3. Malware

“Malware” is an umbrella term for all the different types of malicious software used by cybercriminals. Most malware is installed without the infected person ever realizing it by simply clicking on a hyperlink or opening a program. The most common type of malware used against schools is Ransomware. One source noted that from Aug. 14 to Sept. 12, 2021, educational organizations were the target of over 5.8 million malware attacks. Another source noted that “Schools are now the most popular targets of ransomware attacks, according to the FBI.” 

4. Brute Force Attack

Predictable login credentials are often the subject of a brute force attack. This hacking technique is executed by using different password hacking tools to crack the login of users to gain access to their account.” This hack is so common and simple that schools and districts are often targeted by students within the community.

5. Non-Targeted Website Attacks

These website hacks are incredibly common in open source software. In this hacking method, the hacker “targets vulnerabilities that exist in a CMS, plugin or template.” On Wordpress sites in particular, the plugins and widgets that can be added to your website are developed and edited by complete strangers — putting your site at risk. It’s why headlines like “WordPress Reset PRO bug lets hackers wipe WordPress sites” and “A million WordPress sites are at risk due to plugin vulnerability” are all too common.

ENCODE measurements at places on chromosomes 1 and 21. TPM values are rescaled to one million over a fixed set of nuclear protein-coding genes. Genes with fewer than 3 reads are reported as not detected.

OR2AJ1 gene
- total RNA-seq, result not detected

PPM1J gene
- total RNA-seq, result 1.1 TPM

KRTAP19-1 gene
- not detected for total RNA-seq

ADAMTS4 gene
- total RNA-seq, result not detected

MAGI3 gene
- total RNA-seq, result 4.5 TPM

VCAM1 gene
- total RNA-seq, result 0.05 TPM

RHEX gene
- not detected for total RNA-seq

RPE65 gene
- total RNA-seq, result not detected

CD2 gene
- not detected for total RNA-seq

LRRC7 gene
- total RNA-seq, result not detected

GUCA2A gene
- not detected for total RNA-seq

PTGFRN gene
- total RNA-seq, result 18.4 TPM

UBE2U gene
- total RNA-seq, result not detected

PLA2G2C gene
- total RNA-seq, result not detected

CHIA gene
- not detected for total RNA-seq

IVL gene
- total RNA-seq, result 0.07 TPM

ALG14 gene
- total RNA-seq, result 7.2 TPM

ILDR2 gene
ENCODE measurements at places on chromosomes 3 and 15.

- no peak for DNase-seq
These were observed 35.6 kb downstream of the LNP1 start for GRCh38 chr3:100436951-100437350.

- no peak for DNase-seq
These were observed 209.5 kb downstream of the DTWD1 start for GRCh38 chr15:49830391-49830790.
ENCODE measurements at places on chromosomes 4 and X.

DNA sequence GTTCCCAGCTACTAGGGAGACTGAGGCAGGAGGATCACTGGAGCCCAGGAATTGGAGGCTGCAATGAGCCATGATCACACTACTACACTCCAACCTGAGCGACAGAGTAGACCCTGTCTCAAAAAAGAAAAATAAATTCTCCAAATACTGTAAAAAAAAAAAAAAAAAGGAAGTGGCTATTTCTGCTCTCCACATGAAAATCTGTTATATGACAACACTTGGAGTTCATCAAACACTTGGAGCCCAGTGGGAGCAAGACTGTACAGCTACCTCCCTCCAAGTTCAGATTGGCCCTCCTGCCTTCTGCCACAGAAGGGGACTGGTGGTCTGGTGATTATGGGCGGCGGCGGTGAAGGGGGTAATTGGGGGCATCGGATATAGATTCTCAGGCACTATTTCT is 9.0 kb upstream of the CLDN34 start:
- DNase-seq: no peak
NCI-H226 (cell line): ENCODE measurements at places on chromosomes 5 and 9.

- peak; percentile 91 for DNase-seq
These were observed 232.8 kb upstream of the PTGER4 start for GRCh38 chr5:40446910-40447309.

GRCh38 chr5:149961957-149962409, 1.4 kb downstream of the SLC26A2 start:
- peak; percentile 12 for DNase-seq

How to Protect Your Website’s Data

Data breaches and hacks happen due to vulnerable platforms and vulnerable people. This means that protecting the integrity of your community’s data requires a two-pronged approach:

  1. Choose the right platform
  2. Train and educate employees

1. Choose the Right Platform

Without the right platform in place, your website and its data could be inherently more vulnerable. Here are the top three considerations for choosing a website provider:

Hosting and Location

How and where your school’s website is hosted plays a key role in the security of your website against hackers. When choosing a website provider, ask how and where your website will be hosted, and whether or not it is encrypted. You’ll also want to check the SLA (Service Level Agreement) for expected uptime. The closer to 100% you can get, the better.